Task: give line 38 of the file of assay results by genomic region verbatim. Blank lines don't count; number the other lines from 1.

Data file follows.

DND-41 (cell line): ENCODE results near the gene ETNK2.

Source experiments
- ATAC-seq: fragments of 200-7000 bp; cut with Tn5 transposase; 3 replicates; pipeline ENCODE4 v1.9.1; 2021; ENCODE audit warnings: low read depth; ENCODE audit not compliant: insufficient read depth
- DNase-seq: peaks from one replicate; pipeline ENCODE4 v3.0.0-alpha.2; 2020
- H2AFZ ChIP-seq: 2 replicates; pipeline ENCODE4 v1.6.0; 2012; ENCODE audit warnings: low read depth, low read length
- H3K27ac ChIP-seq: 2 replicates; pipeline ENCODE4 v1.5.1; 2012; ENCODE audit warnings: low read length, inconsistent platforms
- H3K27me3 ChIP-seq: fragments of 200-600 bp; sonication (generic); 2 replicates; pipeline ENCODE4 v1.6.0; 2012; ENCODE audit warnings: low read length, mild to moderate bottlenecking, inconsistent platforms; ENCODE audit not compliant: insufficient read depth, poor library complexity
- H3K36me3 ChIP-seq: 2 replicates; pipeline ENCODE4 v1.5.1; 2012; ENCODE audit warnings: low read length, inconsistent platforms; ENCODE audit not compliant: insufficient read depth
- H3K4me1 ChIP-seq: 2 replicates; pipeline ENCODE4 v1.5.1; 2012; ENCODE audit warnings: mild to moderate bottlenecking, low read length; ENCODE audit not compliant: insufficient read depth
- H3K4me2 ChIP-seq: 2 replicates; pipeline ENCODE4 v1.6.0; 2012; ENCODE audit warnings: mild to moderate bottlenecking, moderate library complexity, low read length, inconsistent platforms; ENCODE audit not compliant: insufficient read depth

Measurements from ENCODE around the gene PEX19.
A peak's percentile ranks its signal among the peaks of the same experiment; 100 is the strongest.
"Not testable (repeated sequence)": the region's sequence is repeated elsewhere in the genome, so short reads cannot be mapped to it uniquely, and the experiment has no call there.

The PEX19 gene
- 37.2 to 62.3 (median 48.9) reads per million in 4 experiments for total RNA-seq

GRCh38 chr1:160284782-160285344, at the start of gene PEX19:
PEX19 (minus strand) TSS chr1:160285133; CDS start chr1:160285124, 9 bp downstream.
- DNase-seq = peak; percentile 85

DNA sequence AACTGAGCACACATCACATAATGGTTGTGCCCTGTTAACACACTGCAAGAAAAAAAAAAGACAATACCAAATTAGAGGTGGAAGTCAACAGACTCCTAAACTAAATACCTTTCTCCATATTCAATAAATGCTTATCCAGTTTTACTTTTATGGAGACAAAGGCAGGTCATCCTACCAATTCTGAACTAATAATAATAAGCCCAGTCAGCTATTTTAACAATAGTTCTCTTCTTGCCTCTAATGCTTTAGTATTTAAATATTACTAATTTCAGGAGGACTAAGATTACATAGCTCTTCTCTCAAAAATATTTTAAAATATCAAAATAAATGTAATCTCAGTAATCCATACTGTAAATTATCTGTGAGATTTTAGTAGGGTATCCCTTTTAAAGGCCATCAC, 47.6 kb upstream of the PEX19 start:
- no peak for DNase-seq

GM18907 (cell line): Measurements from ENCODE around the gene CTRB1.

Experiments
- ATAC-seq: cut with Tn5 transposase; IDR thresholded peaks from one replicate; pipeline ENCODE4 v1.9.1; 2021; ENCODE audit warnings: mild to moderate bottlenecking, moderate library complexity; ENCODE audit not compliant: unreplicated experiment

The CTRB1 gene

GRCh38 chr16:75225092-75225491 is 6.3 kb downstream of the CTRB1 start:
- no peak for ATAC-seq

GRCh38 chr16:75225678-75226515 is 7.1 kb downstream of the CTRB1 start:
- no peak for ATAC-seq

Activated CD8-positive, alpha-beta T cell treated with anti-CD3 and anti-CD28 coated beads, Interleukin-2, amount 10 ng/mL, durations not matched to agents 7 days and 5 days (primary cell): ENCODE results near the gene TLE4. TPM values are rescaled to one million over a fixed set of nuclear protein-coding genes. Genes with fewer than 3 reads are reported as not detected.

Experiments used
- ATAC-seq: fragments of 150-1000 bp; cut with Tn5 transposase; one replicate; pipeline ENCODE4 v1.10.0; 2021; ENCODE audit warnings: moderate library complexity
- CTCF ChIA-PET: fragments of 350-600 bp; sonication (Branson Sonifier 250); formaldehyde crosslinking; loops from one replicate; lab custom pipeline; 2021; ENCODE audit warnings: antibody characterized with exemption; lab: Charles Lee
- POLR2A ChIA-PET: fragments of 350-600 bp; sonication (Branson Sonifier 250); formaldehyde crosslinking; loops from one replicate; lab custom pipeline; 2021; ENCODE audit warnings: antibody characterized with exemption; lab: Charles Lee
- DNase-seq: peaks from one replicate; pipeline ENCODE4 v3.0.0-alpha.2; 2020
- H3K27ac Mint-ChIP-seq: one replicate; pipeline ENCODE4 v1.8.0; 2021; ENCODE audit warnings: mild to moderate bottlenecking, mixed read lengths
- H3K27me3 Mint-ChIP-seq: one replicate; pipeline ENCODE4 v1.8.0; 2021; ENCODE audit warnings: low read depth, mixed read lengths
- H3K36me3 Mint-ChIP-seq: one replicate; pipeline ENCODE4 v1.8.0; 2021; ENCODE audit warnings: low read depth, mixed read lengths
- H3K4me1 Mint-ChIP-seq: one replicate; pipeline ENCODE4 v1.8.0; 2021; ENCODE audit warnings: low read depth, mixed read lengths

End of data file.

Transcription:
- H3K4me1 Mint-ChIP-seq: one replicate; pipeline ENCODE4 v1.8.0; 2021; ENCODE audit warnings: low read depth, mixed read lengths